Jack Antonoff, Sounwave, and Sam Dew on how their hometowns inspired new trio Red Hearse
The group's debut album was heavily influenced by the sites and sounds of New Jersey, Chicago, and Compton
Root Down is a recurring column that explores how artists’ hometowns influenced their music.
The trio Red Hearse may be a new discovery for music fans, but this group has been jamming together for longer than most listeners know. Made up of pop producer/singer/songwriter Jack Antonoff (Bleachers, fun., Steel Train), singer/songwriter Sam Dew (co-writer of Taylor Swift and Zayn’s “I Don’t Wanna Live Forever), and hip-hop producer Sounwave (aka Mark Spears from the Top Dawg Entertainment family), the new group’s self-titled debut album is a delightfully smooth synth-pop explosion that’s full of soul and unlike anything these guys have created before.
Antonoff, Dew, and Sounwave all traveled in the same music circles for years, which eventually led to collaborating in the studio together. “I met Jack three or four years ago, I met Wave seven years ago,” Dew tells EW. “We made a bunch of tracks that just resonated and realized we had an album.” What started out as something for fun turned into something real when they made the emotional ballad “Everybody Wants You.”
“When we nailed that, I thought to myself, ‘This is a feeling I haven’t had ever in the music biz,'” Sounwave tells EW. Best known for his collaborations with Kendrick Lamar and ScHoolboy Q, Sounwave has to “get to know the people first” before producing their tracks. “But coming into Red Hearse I already knew them for five-plus years so it didn’t even feel like we were working on an album,” he says. “It just felt like friends hanging out and we turned around, it was like, oh snap, we created an album and we didn’t even know it. Me and Kendrick are very intense people in the studio. We want everything to be perfect. But with this, it just flowed smooth.”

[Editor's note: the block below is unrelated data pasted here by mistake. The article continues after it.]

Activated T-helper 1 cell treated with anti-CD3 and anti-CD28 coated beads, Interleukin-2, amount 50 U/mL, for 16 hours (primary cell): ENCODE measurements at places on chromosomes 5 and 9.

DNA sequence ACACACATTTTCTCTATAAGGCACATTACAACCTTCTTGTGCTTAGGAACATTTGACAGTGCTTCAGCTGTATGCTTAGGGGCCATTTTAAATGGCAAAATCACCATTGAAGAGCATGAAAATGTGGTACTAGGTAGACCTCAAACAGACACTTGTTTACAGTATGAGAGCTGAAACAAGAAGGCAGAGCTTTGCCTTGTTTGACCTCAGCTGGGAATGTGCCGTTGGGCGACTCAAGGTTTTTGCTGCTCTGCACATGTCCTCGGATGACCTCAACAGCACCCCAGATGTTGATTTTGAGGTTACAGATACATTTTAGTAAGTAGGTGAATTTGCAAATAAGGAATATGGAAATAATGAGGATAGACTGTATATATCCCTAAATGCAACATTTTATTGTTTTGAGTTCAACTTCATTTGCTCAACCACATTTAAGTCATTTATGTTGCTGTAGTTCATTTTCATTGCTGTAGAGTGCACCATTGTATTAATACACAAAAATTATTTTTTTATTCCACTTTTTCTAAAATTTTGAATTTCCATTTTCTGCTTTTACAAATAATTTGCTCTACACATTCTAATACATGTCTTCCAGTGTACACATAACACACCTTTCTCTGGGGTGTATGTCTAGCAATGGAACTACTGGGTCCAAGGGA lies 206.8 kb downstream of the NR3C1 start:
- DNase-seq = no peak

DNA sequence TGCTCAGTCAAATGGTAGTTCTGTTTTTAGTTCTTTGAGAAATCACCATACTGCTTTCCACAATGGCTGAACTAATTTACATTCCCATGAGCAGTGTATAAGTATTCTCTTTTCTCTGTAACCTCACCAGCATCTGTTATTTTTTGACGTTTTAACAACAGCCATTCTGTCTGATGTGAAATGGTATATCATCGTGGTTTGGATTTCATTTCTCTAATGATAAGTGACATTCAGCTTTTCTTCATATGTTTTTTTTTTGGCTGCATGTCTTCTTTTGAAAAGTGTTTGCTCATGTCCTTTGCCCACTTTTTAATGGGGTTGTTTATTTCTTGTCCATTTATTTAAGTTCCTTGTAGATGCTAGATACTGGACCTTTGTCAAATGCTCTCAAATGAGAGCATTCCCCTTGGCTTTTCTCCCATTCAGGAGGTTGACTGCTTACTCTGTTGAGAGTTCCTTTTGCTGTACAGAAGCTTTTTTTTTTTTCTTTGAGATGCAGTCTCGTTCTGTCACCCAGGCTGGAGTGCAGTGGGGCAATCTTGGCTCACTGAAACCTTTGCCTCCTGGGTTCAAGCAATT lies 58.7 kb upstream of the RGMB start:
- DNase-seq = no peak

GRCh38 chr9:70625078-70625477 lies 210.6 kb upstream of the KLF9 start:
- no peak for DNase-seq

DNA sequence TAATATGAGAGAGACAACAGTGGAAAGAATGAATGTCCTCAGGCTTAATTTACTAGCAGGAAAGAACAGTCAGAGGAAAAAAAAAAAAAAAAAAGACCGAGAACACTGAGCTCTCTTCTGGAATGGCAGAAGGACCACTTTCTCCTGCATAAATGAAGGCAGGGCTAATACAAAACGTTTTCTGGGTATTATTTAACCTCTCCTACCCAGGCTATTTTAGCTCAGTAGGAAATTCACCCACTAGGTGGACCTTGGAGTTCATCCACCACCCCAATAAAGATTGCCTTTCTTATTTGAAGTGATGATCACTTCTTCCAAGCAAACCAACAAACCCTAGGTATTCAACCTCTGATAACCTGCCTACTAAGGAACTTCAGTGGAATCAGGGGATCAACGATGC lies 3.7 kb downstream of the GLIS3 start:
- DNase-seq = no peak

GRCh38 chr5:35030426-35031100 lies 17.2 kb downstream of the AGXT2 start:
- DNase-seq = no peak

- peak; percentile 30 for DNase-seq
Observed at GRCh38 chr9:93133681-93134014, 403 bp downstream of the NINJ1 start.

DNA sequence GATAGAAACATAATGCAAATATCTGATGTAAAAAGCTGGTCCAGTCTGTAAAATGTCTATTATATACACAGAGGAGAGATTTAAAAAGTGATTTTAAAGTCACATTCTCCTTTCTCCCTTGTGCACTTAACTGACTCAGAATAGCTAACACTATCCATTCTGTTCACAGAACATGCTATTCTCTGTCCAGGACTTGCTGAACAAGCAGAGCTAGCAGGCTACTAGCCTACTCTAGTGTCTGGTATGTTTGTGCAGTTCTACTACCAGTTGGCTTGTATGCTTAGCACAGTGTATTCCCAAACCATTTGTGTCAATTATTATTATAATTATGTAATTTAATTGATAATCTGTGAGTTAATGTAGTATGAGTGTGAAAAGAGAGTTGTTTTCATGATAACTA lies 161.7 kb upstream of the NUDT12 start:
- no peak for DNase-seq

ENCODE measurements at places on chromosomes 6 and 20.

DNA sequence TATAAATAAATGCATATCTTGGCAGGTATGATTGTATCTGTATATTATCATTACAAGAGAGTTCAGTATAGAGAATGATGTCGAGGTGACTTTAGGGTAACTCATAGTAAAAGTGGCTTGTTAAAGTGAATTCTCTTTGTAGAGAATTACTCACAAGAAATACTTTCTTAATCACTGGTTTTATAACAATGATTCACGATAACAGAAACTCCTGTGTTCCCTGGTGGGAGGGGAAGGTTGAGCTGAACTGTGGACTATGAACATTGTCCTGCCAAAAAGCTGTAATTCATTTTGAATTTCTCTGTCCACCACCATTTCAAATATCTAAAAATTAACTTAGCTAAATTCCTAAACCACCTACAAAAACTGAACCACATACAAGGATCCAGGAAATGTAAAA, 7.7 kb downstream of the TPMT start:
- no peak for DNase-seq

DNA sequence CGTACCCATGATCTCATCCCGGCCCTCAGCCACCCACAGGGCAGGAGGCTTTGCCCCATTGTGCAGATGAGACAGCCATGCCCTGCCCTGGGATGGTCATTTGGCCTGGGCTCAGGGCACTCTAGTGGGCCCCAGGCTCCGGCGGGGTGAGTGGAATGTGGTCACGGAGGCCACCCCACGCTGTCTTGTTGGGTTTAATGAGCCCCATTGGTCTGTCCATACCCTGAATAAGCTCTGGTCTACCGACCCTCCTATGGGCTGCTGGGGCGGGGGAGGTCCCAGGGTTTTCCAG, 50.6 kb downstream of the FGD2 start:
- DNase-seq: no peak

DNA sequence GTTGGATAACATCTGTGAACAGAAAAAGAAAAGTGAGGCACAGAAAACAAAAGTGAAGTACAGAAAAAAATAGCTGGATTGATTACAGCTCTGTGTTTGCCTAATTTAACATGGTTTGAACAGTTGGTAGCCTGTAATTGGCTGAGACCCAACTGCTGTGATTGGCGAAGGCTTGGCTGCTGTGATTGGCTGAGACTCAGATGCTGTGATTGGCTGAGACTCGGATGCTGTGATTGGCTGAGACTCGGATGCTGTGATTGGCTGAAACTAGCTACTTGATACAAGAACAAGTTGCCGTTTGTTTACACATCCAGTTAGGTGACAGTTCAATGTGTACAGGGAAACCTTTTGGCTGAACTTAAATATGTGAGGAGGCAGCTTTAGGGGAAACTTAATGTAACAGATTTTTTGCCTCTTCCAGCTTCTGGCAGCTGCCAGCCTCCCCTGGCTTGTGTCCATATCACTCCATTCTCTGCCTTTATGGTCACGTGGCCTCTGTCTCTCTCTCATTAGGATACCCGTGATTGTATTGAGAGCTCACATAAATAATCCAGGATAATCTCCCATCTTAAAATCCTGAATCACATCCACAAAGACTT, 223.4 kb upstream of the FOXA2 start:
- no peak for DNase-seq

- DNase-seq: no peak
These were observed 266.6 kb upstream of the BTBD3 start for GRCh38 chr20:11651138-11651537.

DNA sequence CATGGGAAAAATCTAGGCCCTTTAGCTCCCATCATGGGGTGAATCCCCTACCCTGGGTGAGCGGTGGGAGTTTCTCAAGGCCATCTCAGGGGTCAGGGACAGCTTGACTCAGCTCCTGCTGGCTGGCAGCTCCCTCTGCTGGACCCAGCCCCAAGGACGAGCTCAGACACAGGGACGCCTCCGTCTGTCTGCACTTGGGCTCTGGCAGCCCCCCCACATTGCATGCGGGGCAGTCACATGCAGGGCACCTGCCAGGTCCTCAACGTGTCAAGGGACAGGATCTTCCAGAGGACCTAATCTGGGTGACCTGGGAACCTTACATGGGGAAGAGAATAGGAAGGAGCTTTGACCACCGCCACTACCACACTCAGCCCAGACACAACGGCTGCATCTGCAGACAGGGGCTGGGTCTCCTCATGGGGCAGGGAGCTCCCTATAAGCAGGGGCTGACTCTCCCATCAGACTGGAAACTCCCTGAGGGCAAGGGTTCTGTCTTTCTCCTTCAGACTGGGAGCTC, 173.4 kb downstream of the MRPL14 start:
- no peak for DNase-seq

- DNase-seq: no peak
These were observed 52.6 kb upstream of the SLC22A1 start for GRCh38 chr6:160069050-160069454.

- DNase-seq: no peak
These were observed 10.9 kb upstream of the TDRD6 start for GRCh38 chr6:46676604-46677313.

Antonoff, who appears to be vying for the most in-demand pop producer of the year, working with Taylor Swift, Lana Del Rey, and the Dixie Chicks, has learned an “endless” amount from his work with Dew and Sounwave. “They were the only people that gave me life when I’m in the room with the two of them,” Antonoff says. “In a totally non-cynical way I usually feel the opposite, like the light’s getting sucked out of me. This album was made because an album was made and, not to sound silly, but you could have a million songs and not have an album. We were three people in a room with our engineer Laura Sisk and that was it; we just started making songs and they started making sense as a whole. It was a documentary of a period of time and a group of people. It means a lot to me that this album is the sound of three friends.”
But the way in which Red Hearse came about goes much deeper and further back than the trio’s time meeting and working together in the studio. The new project is hugely inspired by each of the member’s hometowns: Antonoff grew up in New Jersey, Dew in the suburbs of Chicago, and Sounwave in Compton. “I actually just found out that all the guys, we all grew up on dead-end streets,” Dew says with a laugh.
For Antonoff, living in New Jersey just outside of the excitement of New York was “inspiring” even if he didn’t appreciate it at the time. “I thought I was growing up in the most boring place on earth,” he says with a wry laugh. “The greatest energy in the world is right outside of something great because it pushes you, and to live right outside of New York City, like right there, everyone in New Jersey, all they want to do is get out, which you’ll hear in the music.”
Because “no one growing up in New Jersey has big plans to stay there,” Antonoff always knew he had to “just get the f— out.”